Photos by Maria Alejandra Cardona
GRAND BAHAMA ISLAND, Bahamas ― Philip Thomas Sr. had tried to convince his oldest son to bring his wife and three children to Thomas’ house in McLean’s Town, a fishing village on the eastern end of Grand Bahama. Hurricane Dorian had already zeroed in on the northern Bahamas, and Thomas, a boat captain, felt it would be best if they all rode out the storm together.
But Philip Jr., a fishing guide and harbor pilot, decided to stay at their house on the other end of the village. When the surging waters brought in with the Category 5 storm inundated the town, the family, including Philip Jr.’s wife and 16-, 8- and 6-year-old children, attempted to escape by boat and was ultimately swept away.
“I guess it was too late,” Thomas said this week as he stood in his driveway against a backdrop of splintered homes and calm turquoise water. His oldest son and grandchildren are presumed dead.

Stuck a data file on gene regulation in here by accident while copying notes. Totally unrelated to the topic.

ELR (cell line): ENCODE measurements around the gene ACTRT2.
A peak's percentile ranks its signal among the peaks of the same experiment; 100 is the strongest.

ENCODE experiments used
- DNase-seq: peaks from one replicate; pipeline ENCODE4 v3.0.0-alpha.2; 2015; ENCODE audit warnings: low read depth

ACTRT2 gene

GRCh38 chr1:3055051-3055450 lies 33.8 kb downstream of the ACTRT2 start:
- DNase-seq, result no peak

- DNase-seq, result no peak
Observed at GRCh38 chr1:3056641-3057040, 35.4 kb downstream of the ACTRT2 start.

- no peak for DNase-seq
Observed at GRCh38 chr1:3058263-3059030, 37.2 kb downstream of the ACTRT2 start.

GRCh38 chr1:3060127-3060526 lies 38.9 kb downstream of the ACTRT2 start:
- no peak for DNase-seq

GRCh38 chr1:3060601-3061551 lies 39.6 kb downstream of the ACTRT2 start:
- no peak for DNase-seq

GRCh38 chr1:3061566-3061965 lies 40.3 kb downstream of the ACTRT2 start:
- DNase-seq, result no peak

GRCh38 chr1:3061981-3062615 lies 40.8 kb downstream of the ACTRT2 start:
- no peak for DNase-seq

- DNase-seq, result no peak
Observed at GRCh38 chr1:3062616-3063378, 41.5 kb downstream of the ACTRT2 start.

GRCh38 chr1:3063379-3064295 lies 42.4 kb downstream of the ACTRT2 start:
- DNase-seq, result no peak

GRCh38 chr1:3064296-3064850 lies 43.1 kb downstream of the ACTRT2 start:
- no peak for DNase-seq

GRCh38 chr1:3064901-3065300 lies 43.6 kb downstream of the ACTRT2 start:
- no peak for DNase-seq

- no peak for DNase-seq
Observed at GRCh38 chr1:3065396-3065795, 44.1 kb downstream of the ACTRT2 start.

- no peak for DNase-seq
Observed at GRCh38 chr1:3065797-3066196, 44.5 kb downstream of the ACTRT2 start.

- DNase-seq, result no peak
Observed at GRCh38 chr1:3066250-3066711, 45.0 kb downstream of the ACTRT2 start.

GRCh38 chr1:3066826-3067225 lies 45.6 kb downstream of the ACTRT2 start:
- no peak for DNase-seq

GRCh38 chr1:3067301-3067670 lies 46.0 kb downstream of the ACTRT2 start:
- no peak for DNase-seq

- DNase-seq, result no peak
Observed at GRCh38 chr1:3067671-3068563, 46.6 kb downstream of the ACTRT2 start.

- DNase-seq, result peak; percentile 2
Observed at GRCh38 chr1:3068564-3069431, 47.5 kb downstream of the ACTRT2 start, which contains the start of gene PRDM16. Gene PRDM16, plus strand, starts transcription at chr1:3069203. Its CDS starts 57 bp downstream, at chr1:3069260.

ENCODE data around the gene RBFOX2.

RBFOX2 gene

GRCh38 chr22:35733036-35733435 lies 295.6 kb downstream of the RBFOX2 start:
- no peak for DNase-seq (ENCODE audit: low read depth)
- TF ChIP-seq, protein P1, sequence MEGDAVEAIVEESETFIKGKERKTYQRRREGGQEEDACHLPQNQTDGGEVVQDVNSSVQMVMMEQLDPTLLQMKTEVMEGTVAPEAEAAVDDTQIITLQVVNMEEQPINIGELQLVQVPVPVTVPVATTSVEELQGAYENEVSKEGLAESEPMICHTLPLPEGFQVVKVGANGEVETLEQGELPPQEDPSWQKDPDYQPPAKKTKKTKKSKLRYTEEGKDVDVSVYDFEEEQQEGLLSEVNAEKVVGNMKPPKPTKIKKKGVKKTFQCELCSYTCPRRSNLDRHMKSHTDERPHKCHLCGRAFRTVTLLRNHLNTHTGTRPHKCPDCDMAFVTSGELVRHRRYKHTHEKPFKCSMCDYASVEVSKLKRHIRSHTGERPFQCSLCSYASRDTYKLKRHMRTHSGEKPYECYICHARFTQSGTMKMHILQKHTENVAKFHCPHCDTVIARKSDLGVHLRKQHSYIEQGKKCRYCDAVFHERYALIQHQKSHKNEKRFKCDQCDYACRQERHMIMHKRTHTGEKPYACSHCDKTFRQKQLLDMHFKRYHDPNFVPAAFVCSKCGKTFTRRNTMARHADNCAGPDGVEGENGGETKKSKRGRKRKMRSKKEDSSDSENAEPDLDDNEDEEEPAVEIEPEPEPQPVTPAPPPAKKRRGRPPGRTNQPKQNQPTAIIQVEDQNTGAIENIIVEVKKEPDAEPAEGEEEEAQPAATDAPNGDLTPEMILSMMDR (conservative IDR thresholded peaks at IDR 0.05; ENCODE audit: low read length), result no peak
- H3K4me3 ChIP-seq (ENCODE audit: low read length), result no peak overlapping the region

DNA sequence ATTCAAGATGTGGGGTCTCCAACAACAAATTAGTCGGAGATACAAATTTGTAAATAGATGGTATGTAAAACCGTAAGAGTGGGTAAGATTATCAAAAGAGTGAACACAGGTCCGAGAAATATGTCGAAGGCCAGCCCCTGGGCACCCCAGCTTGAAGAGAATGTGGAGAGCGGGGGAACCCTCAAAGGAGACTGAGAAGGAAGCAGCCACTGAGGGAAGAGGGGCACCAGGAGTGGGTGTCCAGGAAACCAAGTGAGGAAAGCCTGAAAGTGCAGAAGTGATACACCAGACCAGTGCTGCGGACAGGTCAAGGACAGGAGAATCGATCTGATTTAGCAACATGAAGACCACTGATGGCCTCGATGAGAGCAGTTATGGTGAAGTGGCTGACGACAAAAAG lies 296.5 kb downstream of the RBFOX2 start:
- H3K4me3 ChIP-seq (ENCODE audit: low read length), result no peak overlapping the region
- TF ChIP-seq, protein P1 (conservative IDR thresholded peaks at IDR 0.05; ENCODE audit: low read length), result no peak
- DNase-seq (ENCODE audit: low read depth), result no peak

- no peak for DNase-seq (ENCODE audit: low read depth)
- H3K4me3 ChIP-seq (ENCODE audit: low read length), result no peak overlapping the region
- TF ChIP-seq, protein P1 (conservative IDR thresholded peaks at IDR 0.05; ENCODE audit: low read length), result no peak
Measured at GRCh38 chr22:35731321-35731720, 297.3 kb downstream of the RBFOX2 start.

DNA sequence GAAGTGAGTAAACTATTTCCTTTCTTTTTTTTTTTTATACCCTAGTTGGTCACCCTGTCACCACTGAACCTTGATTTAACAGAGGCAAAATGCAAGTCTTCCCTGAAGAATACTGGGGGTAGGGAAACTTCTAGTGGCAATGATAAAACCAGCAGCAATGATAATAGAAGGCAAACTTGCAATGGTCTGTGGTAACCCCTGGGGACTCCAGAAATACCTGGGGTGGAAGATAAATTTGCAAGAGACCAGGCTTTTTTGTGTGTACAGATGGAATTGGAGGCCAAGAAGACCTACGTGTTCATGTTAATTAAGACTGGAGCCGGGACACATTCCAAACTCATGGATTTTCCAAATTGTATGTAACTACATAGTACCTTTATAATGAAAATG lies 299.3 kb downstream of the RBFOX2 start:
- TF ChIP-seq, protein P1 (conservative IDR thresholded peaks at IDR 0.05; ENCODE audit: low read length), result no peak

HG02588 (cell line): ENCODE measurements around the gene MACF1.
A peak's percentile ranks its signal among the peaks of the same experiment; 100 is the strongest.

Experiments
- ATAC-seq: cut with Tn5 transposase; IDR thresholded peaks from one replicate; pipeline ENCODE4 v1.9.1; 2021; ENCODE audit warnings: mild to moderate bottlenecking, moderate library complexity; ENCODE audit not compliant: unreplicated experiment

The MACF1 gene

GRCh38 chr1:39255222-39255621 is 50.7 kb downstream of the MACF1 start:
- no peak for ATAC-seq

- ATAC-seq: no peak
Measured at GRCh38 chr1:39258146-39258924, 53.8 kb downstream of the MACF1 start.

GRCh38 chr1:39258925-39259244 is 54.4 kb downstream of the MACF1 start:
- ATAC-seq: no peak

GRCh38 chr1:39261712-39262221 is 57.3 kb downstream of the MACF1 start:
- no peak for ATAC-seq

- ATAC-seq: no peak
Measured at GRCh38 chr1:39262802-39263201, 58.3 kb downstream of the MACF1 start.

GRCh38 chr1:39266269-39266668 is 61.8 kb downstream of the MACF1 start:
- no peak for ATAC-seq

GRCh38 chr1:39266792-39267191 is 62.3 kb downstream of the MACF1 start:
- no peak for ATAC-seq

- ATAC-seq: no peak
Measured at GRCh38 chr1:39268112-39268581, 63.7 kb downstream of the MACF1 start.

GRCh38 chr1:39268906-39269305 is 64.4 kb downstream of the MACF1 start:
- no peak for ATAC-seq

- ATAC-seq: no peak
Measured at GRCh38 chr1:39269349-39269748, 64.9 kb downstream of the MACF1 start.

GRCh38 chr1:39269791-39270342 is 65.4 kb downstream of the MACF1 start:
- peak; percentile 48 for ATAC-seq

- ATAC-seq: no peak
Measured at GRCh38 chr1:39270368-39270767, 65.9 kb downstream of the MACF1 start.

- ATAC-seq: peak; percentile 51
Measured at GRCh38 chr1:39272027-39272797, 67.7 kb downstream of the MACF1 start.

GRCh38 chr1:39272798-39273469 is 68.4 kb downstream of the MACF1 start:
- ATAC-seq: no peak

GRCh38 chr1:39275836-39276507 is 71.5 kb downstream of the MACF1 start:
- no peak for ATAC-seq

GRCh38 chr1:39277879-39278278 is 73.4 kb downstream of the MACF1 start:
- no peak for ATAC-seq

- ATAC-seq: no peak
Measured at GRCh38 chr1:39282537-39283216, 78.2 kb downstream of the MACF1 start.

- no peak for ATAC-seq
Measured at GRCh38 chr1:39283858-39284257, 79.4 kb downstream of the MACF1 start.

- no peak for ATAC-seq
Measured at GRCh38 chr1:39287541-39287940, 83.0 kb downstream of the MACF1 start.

The details of what happened aren’t entirely clear. On a GoFundMe page created for Barri that has brought in more than $100,000, Matthew Arnold, a friend and former classmate, wrote that her husband “fought to rescue his family, but only succeeded in saving his wife, before heading into the sea after his children.”
Philip Jr.’s wife, Barri, was found after the storm in another village several miles away, Thomas said. She survived ― miraculously ― and was flown to a hospital in the capital city of Nassau to be treated for injuries.
Thomas and his younger son spent the storm hunkered down in a walk-in closet as the water rushed in. It reached three and a half feet inside the home. The sound of the wind, which reached as much as 185 miles per hour, was deafening.
Three weeks after the storm, Thomas was one of a handful of locals working to put things back together in the obliterated village of McLean’s Town. He’s been busy cleaning out his flooded, crumpled home and keeping an eye out for looters, even as he struggles with the loss of four family members.
“I stay busy. I trust in God. That’s all I can do,” he said.
Dorian walloped the island of Grand Bahama with such force that residents here have a hard time grasping what they witnessed. After making landfall Sept. 1 on the nearby Abaco Islands, the storm ― the most powerful on record in the Bahamas ― stalled over Grand Bahama for some 30 hours. An astonishing 70 percent of Grand Bahama, where 50,000 people live, was under water.